phyllo wrote: People adopt what they feel is better than what they have. And they try it to see if they like it.


Same thing. This encompasses any one of hundreds and hundreds and hundreds of sacred and secular communities that have existed down through the ages.

phyllo wrote: Neither the Nazi nor the Communist had to be convinced that it was the optimal political or economic system. Neither the serial killer nor the pedophile are looking for an optimal behavior.


How on earth can you possibly know what went through/goes through the minds of all the millions of Nazis, Communists, serial killers, pedophiles there ever were, are now or ever will be?

Like you, me and all the rest of us here, they are "thrown" out into a particular world at birth. They are indoctrinated as children to see this world as others see it. They then have vast and varied experiences growing up that can take them into untold number of "sets of circumstances" that nudge or propel them into embodying all manner of conflicting moral and political value judgments. Then the rest is history.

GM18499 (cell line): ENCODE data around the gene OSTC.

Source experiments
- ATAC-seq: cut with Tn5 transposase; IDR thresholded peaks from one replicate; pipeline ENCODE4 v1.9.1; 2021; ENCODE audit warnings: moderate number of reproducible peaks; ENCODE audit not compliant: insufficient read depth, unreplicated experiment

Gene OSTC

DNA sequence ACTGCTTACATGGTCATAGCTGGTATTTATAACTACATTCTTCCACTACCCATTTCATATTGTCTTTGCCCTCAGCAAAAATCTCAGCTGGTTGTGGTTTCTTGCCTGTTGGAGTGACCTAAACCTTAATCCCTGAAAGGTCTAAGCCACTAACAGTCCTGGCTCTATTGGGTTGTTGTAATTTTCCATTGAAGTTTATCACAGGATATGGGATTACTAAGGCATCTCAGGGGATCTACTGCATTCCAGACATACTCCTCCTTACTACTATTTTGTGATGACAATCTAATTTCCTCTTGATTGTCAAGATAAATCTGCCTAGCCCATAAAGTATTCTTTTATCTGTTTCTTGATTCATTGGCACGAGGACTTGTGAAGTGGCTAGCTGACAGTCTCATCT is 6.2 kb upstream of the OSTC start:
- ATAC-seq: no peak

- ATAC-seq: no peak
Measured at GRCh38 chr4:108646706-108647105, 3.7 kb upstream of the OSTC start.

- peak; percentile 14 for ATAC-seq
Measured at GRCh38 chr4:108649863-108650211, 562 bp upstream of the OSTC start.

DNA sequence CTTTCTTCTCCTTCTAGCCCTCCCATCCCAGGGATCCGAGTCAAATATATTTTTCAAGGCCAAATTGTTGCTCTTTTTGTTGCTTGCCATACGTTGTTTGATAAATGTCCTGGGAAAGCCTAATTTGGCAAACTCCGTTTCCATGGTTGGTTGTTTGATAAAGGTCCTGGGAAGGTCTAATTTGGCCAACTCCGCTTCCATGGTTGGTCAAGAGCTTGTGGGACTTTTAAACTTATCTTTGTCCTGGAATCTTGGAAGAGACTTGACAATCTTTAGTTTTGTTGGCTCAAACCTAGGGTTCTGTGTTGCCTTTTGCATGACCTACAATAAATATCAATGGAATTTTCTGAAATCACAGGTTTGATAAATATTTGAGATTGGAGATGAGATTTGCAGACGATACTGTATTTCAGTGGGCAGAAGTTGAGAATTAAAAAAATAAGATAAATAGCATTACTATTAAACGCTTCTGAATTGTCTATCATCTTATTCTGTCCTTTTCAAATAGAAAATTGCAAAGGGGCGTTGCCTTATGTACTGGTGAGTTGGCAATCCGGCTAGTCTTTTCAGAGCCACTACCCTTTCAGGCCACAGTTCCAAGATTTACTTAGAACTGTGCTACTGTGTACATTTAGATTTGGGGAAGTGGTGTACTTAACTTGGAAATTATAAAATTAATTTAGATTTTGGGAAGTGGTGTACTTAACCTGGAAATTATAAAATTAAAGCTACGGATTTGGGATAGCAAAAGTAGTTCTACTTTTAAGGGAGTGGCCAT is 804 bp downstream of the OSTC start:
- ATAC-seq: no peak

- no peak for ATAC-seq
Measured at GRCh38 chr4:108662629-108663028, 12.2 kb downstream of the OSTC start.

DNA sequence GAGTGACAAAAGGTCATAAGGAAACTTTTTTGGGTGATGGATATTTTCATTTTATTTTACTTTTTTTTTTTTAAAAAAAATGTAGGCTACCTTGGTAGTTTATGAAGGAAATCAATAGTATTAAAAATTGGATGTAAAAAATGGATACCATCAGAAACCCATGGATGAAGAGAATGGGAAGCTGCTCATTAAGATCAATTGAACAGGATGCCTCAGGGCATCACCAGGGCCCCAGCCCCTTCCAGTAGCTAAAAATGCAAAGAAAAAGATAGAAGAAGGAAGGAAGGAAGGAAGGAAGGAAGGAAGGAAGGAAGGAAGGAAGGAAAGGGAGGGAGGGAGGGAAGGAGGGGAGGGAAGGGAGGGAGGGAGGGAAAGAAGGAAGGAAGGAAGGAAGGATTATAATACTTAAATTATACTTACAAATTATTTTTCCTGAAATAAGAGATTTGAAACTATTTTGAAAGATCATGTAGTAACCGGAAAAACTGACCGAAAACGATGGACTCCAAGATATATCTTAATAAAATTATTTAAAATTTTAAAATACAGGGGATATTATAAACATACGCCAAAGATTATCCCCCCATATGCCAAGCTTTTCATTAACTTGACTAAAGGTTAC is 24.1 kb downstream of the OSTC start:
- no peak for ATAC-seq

Right?

phyllo wrote: Referring to what you wrote here:
Any more than the No God Buddhists can demonstrate that their own spiritual path is the most authentic. The most in sync with what is in fact true.


But my point revolves precisely around the fact that with so much at stake -- enlightenment/morality on this side of the grave, immortality/salvation on the other side of it -- we mere mortals are confronted with literally hundreds of different "paths" to take: https://en.wikipedia.org/wiki/Major_religious_groups

And these are just the purported "major" denominations.

Right?

Again, given what is at stake on both sides of the grave, how close do you yourself have to be in sync with what is "in fact true"?
He was like a man who wanted to change all; and could not; so burned with his impotence; and had only me, an infinitely small microcosm to convert or detest. John Fowles